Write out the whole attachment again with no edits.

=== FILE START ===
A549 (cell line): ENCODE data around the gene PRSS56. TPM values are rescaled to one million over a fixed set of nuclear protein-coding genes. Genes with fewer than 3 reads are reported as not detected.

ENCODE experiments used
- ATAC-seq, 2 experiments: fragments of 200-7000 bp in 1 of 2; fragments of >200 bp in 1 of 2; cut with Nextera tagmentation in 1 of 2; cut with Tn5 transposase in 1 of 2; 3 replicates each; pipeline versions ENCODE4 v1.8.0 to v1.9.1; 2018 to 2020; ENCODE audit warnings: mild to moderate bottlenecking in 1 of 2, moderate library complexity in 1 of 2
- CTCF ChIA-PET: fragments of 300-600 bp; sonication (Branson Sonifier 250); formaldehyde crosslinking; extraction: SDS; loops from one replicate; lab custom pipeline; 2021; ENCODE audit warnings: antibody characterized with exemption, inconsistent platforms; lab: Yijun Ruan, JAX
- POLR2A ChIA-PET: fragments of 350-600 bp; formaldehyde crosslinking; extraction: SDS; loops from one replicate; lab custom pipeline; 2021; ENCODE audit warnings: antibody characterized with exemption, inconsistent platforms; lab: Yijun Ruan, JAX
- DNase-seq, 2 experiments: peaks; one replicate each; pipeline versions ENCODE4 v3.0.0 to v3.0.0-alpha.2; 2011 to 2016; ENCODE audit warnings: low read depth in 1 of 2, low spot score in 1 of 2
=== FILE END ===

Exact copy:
A549 (cell line): ENCODE data around the gene PRSS56. TPM values are rescaled to one million over a fixed set of nuclear protein-coding genes. Genes with fewer than 3 reads are reported as not detected.

ENCODE experiments used
- ATAC-seq, 2 experiments: fragments of 200-7000 bp in 1 of 2; fragments of >200 bp in 1 of 2; cut with Nextera tagmentation in 1 of 2; cut with Tn5 transposase in 1 of 2; 3 replicates each; pipeline versions ENCODE4 v1.8.0 to v1.9.1; 2018 to 2020; ENCODE audit warnings: mild to moderate bottlenecking in 1 of 2, moderate library complexity in 1 of 2
- CTCF ChIA-PET: fragments of 300-600 bp; sonication (Branson Sonifier 250); formaldehyde crosslinking; extraction: SDS; loops from one replicate; lab custom pipeline; 2021; ENCODE audit warnings: antibody characterized with exemption, inconsistent platforms; lab: Yijun Ruan, JAX
- POLR2A ChIA-PET: fragments of 350-600 bp; formaldehyde crosslinking; extraction: SDS; loops from one replicate; lab custom pipeline; 2021; ENCODE audit warnings: antibody characterized with exemption, inconsistent platforms; lab: Yijun Ruan, JAX
- DNase-seq, 2 experiments: peaks; one replicate each; pipeline versions ENCODE4 v3.0.0 to v3.0.0-alpha.2; 2011 to 2016; ENCODE audit warnings: low read depth in 1 of 2, low spot score in 1 of 2